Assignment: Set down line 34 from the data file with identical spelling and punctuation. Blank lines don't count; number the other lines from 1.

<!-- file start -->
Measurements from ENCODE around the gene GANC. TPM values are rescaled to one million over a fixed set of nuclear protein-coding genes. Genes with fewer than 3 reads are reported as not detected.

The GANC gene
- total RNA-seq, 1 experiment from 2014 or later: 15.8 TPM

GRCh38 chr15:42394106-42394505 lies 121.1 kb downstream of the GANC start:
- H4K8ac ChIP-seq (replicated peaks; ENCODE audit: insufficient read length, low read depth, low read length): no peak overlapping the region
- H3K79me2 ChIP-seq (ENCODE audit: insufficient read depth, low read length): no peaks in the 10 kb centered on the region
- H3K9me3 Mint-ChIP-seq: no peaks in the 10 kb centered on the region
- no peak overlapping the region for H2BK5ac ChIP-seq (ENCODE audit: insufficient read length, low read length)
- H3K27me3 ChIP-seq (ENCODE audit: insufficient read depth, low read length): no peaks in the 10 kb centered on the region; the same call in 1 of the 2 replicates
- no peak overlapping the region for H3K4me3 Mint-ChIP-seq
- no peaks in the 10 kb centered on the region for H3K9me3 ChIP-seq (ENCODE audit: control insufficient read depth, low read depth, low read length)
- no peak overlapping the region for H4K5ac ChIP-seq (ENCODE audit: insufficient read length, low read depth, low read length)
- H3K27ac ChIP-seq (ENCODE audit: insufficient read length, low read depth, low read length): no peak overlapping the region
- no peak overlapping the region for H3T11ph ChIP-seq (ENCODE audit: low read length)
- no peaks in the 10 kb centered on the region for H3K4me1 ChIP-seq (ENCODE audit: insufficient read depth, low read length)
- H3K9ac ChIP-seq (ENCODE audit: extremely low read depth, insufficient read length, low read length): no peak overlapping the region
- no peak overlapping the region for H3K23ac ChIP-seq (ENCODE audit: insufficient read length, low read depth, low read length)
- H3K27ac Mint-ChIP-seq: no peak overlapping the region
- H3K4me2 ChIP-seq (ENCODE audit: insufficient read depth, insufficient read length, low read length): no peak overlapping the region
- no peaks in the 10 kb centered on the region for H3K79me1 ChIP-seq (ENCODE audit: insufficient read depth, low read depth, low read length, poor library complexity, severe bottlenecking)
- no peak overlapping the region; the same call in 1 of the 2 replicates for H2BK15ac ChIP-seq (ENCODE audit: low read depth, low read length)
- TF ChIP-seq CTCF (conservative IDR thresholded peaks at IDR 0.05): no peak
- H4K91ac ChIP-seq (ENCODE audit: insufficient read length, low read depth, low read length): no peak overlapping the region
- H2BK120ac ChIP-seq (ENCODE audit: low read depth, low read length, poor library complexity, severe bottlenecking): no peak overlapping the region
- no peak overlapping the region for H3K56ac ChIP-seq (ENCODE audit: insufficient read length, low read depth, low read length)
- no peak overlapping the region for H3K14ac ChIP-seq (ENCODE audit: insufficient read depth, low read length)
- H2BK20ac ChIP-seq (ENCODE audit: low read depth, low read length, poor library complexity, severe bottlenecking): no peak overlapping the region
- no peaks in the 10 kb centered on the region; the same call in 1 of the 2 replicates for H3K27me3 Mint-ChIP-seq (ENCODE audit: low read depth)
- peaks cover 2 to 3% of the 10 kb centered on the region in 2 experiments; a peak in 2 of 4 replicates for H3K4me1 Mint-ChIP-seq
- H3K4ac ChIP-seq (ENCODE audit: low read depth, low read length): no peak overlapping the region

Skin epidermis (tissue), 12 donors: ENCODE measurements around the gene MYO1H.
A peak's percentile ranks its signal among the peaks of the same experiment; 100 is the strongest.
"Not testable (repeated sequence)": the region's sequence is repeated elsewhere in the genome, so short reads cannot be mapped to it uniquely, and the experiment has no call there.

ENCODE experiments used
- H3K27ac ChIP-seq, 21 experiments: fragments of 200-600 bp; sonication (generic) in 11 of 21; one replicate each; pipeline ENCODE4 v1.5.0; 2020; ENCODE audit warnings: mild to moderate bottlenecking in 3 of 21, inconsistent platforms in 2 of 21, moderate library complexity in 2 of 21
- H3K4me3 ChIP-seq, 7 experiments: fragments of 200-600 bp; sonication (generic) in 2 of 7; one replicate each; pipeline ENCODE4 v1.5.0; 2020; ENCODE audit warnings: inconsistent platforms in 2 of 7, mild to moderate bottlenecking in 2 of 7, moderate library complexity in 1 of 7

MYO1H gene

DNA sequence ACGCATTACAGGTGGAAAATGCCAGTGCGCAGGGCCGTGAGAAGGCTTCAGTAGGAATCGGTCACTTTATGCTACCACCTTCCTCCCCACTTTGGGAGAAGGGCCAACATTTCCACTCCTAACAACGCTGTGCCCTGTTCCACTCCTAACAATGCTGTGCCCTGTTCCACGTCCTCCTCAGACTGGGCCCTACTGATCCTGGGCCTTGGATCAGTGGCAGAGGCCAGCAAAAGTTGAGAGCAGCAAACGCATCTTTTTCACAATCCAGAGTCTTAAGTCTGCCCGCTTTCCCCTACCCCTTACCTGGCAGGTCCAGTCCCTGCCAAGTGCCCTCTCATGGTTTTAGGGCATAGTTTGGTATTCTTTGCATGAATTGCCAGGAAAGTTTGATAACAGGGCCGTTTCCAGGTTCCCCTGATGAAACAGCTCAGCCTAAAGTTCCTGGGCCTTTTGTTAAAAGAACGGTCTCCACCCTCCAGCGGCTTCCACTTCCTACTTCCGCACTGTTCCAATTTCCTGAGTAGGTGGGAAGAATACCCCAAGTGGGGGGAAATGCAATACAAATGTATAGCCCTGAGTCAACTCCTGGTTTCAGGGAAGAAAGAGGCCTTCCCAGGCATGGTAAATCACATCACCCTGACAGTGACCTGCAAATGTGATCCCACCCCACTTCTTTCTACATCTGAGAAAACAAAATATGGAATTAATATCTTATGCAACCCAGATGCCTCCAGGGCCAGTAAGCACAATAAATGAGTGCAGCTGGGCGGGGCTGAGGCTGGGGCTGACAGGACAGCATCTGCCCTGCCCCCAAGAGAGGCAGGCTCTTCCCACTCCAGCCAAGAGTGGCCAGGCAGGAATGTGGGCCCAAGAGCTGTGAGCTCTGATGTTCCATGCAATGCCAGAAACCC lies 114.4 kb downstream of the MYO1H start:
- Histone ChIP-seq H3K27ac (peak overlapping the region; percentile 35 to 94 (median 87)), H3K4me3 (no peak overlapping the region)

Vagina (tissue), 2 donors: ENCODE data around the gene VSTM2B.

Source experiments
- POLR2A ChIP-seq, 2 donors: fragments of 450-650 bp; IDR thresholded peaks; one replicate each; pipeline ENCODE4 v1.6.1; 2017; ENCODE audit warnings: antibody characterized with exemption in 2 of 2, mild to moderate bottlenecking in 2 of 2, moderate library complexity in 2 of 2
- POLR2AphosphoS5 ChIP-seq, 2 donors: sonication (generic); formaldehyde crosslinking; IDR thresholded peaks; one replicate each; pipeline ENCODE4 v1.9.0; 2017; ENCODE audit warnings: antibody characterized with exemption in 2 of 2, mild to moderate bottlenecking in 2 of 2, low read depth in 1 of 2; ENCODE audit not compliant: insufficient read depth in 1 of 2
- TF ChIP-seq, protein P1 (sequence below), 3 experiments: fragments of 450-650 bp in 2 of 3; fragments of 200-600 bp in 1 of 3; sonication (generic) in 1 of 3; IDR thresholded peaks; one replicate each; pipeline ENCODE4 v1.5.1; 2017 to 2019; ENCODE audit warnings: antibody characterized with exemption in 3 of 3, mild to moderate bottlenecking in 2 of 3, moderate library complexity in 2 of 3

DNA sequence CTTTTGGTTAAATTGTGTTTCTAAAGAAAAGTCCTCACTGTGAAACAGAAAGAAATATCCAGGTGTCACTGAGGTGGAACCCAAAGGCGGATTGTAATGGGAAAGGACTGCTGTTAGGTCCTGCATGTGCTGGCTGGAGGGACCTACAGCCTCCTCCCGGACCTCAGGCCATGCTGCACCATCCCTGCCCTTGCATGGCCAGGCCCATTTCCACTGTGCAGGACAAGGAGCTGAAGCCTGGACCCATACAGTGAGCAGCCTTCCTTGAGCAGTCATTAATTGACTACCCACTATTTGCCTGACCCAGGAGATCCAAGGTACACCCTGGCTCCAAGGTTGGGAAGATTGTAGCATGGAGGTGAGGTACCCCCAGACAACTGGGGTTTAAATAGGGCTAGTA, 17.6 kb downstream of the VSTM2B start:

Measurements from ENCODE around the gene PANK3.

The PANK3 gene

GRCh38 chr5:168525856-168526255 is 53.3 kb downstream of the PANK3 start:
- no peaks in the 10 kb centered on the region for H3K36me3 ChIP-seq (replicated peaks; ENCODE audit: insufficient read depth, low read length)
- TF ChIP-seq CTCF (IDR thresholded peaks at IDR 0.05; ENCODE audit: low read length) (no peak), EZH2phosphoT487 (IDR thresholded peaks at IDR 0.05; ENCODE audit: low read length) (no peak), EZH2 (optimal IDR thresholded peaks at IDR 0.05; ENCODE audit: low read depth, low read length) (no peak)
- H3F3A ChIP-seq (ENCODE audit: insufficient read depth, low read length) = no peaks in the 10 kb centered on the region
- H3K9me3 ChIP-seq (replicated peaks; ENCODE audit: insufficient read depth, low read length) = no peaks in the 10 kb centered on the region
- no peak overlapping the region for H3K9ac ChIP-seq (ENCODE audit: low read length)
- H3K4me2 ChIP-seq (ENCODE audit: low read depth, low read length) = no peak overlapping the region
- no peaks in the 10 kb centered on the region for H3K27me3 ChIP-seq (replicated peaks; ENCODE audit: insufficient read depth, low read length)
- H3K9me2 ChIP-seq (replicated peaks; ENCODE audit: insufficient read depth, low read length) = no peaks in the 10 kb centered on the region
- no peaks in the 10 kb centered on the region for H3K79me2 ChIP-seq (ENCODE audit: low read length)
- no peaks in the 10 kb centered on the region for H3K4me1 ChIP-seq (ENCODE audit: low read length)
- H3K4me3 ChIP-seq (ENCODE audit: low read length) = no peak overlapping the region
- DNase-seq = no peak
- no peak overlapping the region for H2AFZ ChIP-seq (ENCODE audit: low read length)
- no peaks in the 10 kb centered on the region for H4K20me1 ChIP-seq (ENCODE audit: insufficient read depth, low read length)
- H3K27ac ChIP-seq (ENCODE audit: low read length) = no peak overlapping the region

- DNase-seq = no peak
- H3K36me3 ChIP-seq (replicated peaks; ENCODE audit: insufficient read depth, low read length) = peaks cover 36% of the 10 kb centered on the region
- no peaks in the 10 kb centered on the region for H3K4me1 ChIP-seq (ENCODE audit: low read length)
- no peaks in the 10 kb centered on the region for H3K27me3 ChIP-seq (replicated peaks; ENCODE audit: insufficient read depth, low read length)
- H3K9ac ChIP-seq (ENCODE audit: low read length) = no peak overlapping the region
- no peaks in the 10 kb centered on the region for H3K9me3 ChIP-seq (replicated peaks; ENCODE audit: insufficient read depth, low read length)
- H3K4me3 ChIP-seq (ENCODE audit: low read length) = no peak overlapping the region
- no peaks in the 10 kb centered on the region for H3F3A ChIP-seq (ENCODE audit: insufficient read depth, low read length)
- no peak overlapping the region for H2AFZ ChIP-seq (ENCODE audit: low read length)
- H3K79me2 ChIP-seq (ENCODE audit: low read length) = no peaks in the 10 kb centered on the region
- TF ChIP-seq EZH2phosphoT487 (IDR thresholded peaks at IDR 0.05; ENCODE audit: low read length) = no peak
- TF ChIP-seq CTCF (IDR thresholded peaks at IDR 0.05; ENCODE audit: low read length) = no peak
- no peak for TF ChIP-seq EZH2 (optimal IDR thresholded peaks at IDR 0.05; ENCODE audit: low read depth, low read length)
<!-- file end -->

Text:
ENCODE experiments used